Protein Redox-Regulation Mechanisms in Aging


Cakatay U.

AGING AND AGE-RELATED DISORDERS, pp.3-25, 2010 (SCI-Expanded) identifier

Abstract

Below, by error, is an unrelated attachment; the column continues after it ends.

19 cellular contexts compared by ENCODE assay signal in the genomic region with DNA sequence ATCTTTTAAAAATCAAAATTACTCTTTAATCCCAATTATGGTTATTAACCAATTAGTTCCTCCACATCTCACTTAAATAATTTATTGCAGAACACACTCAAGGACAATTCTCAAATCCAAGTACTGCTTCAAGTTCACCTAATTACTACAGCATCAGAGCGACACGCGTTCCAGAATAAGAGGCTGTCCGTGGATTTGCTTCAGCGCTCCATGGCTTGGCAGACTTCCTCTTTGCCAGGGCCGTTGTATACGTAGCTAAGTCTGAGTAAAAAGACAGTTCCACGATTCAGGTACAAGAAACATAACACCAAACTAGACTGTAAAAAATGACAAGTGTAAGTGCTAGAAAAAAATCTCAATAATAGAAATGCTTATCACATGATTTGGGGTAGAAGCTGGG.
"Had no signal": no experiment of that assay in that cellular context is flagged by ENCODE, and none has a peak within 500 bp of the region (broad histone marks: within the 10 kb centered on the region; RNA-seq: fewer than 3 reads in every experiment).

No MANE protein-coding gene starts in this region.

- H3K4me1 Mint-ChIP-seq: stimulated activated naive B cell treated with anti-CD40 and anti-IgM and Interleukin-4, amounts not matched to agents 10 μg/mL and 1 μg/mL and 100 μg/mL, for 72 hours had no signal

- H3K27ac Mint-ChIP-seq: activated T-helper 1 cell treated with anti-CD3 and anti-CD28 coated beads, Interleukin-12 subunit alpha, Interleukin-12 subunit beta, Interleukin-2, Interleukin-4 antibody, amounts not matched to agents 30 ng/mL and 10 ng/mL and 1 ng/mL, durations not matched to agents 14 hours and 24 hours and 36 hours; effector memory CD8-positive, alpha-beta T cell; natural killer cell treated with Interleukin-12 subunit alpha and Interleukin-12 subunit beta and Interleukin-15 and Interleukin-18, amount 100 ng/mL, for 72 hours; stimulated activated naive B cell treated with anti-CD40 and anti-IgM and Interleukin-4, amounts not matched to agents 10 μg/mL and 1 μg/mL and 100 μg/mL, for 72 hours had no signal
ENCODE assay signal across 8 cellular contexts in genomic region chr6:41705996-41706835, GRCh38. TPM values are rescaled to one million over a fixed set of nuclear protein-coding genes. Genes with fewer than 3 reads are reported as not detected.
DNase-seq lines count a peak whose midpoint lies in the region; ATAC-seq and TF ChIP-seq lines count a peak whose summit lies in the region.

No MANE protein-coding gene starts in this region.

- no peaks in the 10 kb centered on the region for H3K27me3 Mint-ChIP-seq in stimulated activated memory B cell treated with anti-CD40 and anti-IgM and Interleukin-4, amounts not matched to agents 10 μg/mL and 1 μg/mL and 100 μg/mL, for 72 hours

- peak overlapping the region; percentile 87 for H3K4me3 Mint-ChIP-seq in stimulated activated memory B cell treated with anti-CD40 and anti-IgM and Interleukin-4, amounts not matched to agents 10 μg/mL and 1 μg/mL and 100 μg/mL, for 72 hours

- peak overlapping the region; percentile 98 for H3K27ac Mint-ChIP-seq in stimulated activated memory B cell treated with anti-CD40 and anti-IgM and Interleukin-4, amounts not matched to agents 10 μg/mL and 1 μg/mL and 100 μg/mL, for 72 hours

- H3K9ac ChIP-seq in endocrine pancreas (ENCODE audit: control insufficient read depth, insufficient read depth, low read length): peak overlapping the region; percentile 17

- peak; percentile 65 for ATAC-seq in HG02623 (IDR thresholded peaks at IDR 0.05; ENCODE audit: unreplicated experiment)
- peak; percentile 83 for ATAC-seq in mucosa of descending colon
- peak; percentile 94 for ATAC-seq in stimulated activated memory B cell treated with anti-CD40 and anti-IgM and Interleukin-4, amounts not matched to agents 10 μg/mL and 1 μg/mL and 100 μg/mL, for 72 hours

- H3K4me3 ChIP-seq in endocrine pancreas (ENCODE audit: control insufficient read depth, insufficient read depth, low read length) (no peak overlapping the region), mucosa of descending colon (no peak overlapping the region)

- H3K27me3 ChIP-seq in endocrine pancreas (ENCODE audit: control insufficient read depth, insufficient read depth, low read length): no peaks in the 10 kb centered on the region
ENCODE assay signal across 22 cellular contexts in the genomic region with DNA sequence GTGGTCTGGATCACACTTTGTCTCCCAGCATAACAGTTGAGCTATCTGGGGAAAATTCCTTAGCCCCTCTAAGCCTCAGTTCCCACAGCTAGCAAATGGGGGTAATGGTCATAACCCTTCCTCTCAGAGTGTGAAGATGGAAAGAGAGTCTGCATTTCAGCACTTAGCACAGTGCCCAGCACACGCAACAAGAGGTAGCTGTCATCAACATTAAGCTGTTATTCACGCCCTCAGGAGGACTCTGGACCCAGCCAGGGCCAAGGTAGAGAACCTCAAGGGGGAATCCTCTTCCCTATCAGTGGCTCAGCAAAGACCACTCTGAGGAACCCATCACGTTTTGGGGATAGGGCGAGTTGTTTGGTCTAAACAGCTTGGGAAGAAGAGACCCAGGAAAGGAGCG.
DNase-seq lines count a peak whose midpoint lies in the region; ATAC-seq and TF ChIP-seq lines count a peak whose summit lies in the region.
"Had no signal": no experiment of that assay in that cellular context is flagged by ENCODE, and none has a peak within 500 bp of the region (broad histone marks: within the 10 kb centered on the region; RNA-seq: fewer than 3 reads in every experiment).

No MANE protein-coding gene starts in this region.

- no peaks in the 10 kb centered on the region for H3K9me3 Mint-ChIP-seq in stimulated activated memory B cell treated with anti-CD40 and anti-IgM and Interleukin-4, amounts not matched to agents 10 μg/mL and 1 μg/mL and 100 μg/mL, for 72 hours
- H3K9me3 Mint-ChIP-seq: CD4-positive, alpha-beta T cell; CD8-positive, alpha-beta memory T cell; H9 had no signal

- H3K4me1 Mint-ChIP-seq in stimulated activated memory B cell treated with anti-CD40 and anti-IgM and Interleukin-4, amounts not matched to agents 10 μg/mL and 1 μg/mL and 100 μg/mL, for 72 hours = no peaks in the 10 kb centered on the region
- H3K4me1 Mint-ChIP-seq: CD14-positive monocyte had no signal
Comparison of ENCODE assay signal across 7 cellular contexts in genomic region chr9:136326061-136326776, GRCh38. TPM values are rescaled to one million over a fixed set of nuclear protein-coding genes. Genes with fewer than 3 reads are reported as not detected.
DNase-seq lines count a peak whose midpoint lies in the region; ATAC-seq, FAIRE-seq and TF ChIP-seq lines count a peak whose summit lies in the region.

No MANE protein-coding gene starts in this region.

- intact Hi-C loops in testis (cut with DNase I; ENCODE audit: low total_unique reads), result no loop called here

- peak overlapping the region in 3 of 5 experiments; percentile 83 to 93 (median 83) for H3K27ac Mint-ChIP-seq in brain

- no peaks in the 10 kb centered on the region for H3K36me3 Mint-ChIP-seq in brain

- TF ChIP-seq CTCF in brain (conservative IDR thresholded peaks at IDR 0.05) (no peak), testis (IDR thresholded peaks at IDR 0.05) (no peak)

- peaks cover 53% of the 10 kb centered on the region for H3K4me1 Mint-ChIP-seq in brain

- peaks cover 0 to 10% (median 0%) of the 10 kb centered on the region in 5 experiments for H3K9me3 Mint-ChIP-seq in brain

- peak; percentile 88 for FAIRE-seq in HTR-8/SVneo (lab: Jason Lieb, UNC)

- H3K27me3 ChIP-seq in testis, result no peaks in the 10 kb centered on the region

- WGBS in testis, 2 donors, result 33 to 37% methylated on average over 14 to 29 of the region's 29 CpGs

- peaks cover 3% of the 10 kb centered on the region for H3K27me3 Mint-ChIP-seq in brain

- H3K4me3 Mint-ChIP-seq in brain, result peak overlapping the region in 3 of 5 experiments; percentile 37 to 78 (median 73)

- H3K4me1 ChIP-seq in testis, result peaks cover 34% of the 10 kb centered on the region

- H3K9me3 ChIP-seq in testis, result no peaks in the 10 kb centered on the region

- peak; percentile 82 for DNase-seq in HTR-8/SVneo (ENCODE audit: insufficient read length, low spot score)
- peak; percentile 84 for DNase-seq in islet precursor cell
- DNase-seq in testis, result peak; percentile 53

The perspicuity of the general mechanisms of in vivo protein oxidation was achieved in the 1980s and that of the redox-homeostasis mechanisms of reactive oxygen species (ROS)/antioxidants in the 1990s. Publications in the scientific literature dealing with protein redox-regulation mechanisms in aging have appeared only within the past 10-15 years. As is well known, the group of protein disulfide oxidoreductases, such as thioredoxin (Trx), glutaredoxin, and Trx-dependent oxidoreductases, as well as methionine sulfoxide reductase (Msr), and the mechanisms related to these systems work synergistically to regulate the level of oxidized proteins and to repair mildly oxidatively modified proteins, keeping a balanced redox potential to maintain the function of aging cells. The proteolytic enzyme systems such as proteasome complexes, caspases, and the Lon protease, which are regulated by redox mechanisms, eliminate oxidized proteins. These mechanisms, in turn, affect redox homeostasis of proteins in aging cells. The ubiquitination and sumoylation of proteins are other mechanisms by which selectively oxidized proteins are targeted for degradation and compartmentalization with such specificity believed to be necessary for maintenance of cellular redox homeostasis. However, some of the extensively oxidized proteins of an unrepairable nature can escape degradation pathways and form high-molecular-weight aggregates that accumulate with age. Such oxidized protein aggregates can become cytotoxic and have been associated with a large number of age-related disorders, including Alzheimer's disease, Parkinson's disease, cataractogenesis, and cancer. Considering the variations that have emerged in redox-regulation mechanisms and antioxidant systems related to age-related disorders, it is found that these are of an extremely complex nature. Work communicated to us in the current scientific literature now shows the extent of oxidative protein damage in aged subjects and in age-related disorders. Future research will probably be concerned with understanding the relationship between the aforementioned redox-regulatory proteins and age-related disorders. Such scientific progress will bring preventive and therapeutic approaches to control altered redox homeostasis in these disorders.